By 1976 all leads had been exhausted. It appeared that this case would never be solved. The department decided to employ a new tactic. A reward was offered for information leading to the arrest and conviction of a suspect. This tactic worked. A woman from Wyoming came forward and told investigators that she had heard a friend brag about killing a Utah trooper in 1974.
On July 2, 1976, first-degree murder charges were filed against Emory Dean Beck. At the time, Beck was serving concurrent seven to ten year terms for convictions on two counts of attempting to deliver a controlled substance. Utah Governor Calvin L. Rampton signed an extradition request for Beck the following week.
On October 1, 1976, Sherrie Sundbloom, 23, testified in a preliminary hearing, telling the court that Beck was living with her and her husband in Lyman, Wyoming, at the time of the murder. She said Beck had even demonstrated to them how the killing had occurred. Beck then threatened to kill them if they told anyone. Beck was extradited back to Utah. Trial began in Coalville on March 22, 1977.
Based largely on Sundbloom’s testimony, prosecutors painted a cold-blooded picture of Beck on the night Antoniewicz was gunned down. On the day of the murder, Beck had gone to the jail in Evanston, Wyoming and broke out a friend, John W. Tague, after officers had left for the night. In addition to the jail break, Beck also stole firearms and drugs being used as evidence against him in a forthcoming case.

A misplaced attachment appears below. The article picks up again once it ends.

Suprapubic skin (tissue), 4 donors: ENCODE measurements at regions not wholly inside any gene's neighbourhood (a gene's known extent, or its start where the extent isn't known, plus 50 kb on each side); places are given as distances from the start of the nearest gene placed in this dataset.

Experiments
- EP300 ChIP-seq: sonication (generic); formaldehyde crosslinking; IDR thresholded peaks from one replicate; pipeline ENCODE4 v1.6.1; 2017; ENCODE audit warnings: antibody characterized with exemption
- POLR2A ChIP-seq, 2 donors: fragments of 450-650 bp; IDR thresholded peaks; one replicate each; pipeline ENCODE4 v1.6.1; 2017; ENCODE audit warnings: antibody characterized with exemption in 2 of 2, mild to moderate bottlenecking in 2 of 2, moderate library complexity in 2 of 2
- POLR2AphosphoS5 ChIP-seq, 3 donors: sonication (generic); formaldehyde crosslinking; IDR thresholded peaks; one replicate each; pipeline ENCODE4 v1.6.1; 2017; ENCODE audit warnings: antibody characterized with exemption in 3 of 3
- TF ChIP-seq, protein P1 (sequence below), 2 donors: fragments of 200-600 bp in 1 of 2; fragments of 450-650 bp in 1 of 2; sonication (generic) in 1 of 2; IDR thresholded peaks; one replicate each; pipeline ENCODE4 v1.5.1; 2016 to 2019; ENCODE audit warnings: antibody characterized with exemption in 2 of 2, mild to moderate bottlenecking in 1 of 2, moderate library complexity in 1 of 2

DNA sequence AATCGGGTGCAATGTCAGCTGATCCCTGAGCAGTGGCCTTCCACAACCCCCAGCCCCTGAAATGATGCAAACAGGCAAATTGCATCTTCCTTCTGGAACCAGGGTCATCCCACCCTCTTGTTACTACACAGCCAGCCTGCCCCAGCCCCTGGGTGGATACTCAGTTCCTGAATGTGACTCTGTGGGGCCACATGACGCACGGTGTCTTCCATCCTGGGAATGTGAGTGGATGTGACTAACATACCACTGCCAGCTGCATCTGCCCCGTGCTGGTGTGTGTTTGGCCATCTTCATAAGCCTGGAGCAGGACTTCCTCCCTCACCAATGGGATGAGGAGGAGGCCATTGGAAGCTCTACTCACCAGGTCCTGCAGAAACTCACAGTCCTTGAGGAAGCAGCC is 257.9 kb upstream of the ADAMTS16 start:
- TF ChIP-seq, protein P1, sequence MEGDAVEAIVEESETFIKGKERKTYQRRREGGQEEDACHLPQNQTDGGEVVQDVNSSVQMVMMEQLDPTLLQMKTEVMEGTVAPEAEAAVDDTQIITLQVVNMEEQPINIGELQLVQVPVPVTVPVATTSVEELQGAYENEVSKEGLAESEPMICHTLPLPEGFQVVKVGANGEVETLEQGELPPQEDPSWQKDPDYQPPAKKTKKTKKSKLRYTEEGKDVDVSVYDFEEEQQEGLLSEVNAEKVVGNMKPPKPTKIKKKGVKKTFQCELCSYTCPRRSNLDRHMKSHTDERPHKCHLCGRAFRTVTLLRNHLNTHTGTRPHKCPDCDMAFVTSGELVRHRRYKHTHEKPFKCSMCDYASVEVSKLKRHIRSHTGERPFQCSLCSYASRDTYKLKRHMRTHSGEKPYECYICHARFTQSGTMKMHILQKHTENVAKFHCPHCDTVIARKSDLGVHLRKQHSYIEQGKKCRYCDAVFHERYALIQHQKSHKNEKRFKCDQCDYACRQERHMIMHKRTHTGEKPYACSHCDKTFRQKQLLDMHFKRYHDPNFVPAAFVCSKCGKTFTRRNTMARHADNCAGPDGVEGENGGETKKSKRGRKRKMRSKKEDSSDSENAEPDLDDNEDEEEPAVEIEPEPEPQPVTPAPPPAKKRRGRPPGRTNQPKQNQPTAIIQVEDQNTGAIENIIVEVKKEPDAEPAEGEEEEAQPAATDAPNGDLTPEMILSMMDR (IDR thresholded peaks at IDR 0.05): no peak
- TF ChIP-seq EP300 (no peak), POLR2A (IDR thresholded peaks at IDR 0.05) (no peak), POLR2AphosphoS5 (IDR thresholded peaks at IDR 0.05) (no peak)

The two men drove to Salt Lake City were Beck dropped Tague off at the home of a friend. Tague later testified that prior to leaving for the return trip alone to Wyoming, Beck told him that he had nothing to lose. Beck did not want to be late for work and he “had to book it like hell and God help any cop that stopped him.”
On March 30, 1977, the jury of nine women and three men began deliberation. After two days, the jury was deadlocked. Initial reports indicated that only one juror held out against a guilty verdict. However, the Salt Lake Tribune reported (August 5, 1977) that eight members of the jury believed Beck was guilty, while four did not or could not make up their minds. Third District Court Judge Stewart M. Hanson Jr. dismissed the jury and ordered Beck to stand trial again on May 3rd.
Rather than face a second trial, the suspect pled guilty to a reduced charge of second-degree murder on May 17, 1977. Beck then told the court how he shot Antoniewicz after the trooper had stopped him for speeding. On August 4, 1977, Beck was sentenced to five years to life in the Utah State Prison, the maximum penalty allowable for the charge. He was paroled on August 8, 1989.
For many years following this tragedy, the Utah Highway Patrol gave the Antoniewicz Award for firearms proficiency to new troopers. A trust fund for the award was set up by the Antoniewicz family in memory of their son, and to help ensure that new troopers are better prepared to meet the hazards of the job.
At Trooper Antoniewicz’s funeral, in December 1974, Lt. Colonel Ted London announced that the UHP was returning to the “smokey” campaign which had been discontinued in 1955.